(AP) Column: ‘If he’s as lucky as us, he’ll win.’
By JIM LITKE
AP Sports Columnist
The four of them will be sitting on Millionaires Row, which only begins to hint at their real worth, and rooting for a horse named Normandy Invasion.
Bet the bay colt at the Kentucky Derby come Saturday, if only because you won’t find a backstory half this good.
For most of his 20 years in the business, ex-soldier and auto dealer-turned-thoroughbred owner Rick Porter has been naming horses to honor veterans. Porter never saw combat–he served in Korea for two years in the 1960s–and never forgot a haunting visit to the Normandy beaches in 1994, the 50th anniversary of the invasion that turned the tide in World War II.
Last year, after 10 years on the inactive list, the name became available again and Porter slapped the weighty moniker on his most promising 2-year-old. Once it began pinging around the Web, emails from veterans followed, a trickle at first and then a steady stream. Porter answered as many as he could and finally settled on inviting four to be his guests.
Awaiting their arrival at Churchill Downs, Porter stood outside his barn Friday morning and looked over at the four folding chairs set up in the shade.
Alan Reeves, 91, of San Diego was the principal organizer, which made plenty of sense. He worked for Gen. Dwight Eisenhower, assigned to the Supreme Command, and later saw action in southern France. With Porter’s help, he settled on three other soldiers who actually landed on the beaches at Normandy.
The four gathered just down the road in Lexington and began telling war stories late into Thursday night at the bar of their hotel. With only so much sleep, they resumed beneath overcast skies in front of an audience and not far from where Normandy Invasion, a 12-1 shot, lolled in the grass alongside Barn 42.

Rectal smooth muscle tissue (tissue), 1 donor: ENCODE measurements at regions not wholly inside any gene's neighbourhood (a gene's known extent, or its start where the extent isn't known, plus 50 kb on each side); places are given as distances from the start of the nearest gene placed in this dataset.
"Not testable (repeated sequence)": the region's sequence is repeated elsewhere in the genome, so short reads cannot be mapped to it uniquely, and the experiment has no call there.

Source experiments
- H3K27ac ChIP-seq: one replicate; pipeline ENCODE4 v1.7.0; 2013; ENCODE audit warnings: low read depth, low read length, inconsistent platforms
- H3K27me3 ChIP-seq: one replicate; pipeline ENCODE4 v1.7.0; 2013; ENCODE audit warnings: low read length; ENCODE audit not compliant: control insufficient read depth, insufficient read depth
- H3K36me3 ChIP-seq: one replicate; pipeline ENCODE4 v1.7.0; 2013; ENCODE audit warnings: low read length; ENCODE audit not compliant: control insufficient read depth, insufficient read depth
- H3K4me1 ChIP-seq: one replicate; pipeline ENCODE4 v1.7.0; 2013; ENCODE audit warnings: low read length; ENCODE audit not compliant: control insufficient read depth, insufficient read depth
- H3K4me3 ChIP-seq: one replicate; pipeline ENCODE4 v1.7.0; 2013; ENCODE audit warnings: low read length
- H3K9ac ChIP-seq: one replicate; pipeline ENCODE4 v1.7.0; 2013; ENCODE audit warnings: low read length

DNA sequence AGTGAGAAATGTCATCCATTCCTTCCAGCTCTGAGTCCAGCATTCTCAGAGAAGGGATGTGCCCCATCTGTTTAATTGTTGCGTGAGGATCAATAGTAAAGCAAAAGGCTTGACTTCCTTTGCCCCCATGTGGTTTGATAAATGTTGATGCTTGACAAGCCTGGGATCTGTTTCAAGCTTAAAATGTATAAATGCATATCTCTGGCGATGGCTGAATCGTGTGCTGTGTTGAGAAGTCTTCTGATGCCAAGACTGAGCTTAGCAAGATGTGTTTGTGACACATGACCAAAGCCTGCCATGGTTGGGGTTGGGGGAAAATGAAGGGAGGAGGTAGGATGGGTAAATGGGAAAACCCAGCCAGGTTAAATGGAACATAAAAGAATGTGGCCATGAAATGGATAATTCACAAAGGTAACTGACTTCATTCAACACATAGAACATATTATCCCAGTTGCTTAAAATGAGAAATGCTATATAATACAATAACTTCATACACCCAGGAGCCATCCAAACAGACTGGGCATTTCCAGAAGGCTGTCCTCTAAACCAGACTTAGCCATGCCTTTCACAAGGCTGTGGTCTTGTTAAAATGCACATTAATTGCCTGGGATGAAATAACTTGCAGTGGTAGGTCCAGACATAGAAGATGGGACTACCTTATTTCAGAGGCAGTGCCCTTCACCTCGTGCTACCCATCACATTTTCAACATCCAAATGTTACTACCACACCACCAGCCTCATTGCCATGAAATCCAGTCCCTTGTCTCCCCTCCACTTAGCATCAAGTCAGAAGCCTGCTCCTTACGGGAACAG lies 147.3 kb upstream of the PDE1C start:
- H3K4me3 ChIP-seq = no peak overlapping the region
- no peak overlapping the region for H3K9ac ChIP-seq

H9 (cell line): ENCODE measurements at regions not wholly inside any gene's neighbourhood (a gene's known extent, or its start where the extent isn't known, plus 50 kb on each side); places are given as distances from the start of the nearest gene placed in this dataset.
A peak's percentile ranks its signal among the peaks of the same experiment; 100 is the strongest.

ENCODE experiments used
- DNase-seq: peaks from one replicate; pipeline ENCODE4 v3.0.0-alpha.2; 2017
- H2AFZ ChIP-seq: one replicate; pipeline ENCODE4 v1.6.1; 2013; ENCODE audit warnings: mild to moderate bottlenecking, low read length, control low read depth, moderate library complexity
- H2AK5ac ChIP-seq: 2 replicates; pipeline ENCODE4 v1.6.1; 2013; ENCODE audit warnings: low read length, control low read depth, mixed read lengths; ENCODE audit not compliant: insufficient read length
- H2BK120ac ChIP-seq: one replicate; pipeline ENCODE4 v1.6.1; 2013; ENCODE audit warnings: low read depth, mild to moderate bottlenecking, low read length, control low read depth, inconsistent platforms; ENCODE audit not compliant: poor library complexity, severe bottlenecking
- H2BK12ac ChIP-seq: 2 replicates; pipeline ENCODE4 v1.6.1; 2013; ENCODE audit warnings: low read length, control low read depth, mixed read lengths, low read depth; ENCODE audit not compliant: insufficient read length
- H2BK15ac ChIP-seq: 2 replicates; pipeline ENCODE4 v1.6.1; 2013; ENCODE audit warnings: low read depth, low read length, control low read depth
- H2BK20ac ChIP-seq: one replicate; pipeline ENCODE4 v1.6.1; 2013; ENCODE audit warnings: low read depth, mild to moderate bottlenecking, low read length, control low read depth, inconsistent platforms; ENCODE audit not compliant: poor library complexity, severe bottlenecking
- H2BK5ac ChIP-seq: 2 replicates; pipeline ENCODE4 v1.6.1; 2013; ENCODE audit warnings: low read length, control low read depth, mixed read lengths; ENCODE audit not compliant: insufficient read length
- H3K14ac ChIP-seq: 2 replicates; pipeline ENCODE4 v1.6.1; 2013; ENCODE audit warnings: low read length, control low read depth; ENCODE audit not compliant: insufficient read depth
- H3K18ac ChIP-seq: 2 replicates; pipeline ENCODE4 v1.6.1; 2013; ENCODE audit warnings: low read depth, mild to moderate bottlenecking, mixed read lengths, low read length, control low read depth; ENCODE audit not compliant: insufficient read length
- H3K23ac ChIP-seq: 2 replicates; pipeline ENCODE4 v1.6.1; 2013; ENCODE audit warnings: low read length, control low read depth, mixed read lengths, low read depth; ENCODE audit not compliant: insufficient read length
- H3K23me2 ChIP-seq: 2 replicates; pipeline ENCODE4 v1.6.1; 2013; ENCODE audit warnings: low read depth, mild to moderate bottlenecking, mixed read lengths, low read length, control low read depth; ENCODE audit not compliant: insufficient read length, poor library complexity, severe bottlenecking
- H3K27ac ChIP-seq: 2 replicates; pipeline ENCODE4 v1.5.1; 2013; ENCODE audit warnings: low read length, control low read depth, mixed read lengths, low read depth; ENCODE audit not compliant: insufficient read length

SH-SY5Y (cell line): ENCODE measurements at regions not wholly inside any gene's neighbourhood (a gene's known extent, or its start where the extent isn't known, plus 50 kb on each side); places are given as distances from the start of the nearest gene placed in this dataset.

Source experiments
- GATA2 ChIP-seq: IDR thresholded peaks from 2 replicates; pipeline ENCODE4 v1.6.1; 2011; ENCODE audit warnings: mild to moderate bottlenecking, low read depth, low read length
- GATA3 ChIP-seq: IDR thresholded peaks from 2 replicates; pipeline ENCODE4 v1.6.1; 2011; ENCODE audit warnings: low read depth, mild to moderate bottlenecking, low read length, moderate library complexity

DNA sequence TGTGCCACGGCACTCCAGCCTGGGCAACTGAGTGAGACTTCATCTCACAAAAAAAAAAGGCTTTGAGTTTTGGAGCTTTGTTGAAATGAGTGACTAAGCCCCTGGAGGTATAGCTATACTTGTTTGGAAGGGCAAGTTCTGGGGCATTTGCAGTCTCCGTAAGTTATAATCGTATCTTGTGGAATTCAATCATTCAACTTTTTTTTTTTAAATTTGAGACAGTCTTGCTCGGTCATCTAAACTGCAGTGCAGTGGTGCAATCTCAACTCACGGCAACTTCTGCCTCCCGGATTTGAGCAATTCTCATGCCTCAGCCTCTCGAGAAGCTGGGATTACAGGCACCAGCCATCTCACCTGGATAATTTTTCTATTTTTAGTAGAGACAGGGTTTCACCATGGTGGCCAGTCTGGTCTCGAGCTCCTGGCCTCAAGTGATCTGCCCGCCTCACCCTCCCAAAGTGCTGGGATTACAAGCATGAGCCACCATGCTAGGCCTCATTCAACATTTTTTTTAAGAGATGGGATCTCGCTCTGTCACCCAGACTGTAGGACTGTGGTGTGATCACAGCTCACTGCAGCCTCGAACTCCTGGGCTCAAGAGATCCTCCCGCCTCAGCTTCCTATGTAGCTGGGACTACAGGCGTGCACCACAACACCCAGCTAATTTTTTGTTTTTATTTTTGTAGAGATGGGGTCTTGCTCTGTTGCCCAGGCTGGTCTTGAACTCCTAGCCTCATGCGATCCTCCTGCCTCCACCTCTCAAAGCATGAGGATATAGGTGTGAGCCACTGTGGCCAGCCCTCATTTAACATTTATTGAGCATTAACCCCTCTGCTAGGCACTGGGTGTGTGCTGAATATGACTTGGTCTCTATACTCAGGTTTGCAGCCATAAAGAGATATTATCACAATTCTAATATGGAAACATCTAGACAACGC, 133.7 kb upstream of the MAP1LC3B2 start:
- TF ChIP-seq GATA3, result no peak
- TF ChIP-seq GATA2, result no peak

A marksman’s badge was pinned above the breast pocket of a natty tan sport jacket. Ten ribbons hung just below it.
The four went on like that for 10 minutes, hearing snippets of each other’s stories and sometimes finishing the sentences. One running joke involved the French Legion of Merit awarded Witmeyer, and how he’d had to stand still at the ceremony while being kissed by several generals.
Porter stood off to the side, beaming.
At one point, he had trainer Chad Brown bring Normandy Invasion over to the group for photos. All four grabbed their canes and posed along one side.
By the time he regained his seat, Reeves was similarly inspired. He looked over in Porter’s direction and began telling yet another story about Eisenhower.
Wilch and Woods, meanwhile, were back to spinning stories about Purple Hearts, Bronze Stars and fallen comrades, ending nearly every one with a wish that more of them were around to drink in the VIP treatment.
The four men have been collecting money to wager from almost everyone they know. Nearly all of it will go on Normandy Invasion. Whatever is left over likely will end up paying the bar bills that Porter’s largesse doesn’t cover.
The owner was enjoying the scene too much to worry about the cost, though winning it all could prove to be a double-edged sword. If Normandy Invasion finds his way to the winner’s circle, money won’t be a problem. On the other hand, that would touch off one hell of a celebration by a foursome whose hardiness should never be doubted.
But Porter figures he’s ahead either way.
He got into racing seriously soon after one of the managers at a dealership took him to watch a horse he owned. Porter had been to Delaware Park several times as a kid, and when the first horse he ever owned _ “Name of Dronetta, don’t ask me how she got the name” _ won her first race, Porter was hooked.
His toughest day in the racket came when his filly, Eight Belles, broke down just past the finish line in the 2008 Derby and had to be euthanized on the track.
Reeves threw the compliment back.
Two seats over, Wilch nodded in agreement.
Then Wilch tapped the breast pocket of his jacket, where a photo of Mary Rita sat.